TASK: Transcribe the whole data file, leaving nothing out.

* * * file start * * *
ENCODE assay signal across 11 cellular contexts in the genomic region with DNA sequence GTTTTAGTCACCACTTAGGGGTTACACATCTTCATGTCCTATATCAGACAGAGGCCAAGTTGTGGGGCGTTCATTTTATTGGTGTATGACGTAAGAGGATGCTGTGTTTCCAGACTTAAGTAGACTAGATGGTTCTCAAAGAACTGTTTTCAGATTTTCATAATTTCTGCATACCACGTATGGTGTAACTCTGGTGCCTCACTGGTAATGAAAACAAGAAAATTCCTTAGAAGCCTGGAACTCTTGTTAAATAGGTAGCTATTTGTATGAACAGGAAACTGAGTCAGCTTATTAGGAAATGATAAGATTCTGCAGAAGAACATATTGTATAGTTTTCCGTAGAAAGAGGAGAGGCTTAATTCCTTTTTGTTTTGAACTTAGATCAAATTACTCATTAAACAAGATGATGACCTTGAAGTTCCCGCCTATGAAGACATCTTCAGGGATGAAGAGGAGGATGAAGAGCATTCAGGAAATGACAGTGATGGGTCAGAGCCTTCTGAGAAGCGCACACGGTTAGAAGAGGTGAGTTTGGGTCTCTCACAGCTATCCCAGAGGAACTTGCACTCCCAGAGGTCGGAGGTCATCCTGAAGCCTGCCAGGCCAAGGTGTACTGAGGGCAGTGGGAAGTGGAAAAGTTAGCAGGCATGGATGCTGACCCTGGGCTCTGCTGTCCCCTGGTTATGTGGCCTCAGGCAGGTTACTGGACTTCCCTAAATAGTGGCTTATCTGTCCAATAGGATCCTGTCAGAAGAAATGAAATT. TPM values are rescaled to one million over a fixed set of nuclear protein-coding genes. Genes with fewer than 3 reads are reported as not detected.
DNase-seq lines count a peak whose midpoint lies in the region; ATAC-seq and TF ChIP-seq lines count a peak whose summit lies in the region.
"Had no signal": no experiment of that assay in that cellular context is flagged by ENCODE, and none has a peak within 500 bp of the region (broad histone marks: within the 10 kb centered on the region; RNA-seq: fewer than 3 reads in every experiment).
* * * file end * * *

ENCODE assay signal across 11 cellular contexts in the genomic region with DNA sequence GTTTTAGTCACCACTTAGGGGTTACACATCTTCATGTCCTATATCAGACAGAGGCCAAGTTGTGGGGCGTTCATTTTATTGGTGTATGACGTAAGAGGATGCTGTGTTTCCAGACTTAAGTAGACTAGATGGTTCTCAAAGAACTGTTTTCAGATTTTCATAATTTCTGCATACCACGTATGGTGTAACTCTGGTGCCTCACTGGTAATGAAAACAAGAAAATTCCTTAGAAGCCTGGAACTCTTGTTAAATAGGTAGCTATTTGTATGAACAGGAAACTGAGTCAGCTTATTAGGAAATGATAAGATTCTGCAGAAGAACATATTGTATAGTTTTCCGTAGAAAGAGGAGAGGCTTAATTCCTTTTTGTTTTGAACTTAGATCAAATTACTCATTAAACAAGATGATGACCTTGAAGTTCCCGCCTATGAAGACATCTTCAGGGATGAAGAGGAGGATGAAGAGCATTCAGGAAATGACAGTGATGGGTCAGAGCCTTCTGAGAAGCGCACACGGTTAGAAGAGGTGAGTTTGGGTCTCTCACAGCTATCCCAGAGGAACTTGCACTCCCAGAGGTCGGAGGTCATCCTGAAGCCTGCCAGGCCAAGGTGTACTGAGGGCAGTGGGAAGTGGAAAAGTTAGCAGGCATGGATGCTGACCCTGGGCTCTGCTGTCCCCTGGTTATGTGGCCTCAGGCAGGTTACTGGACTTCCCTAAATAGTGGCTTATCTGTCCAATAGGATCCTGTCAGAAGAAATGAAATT. TPM values are rescaled to one million over a fixed set of nuclear protein-coding genes. Genes with fewer than 3 reads are reported as not detected.
DNase-seq lines count a peak whose midpoint lies in the region; ATAC-seq and TF ChIP-seq lines count a peak whose summit lies in the region.
"Had no signal": no experiment of that assay in that cellular context is flagged by ENCODE, and none has a peak within 500 bp of the region (broad histone marks: within the 10 kb centered on the region; RNA-seq: fewer than 3 reads in every experiment).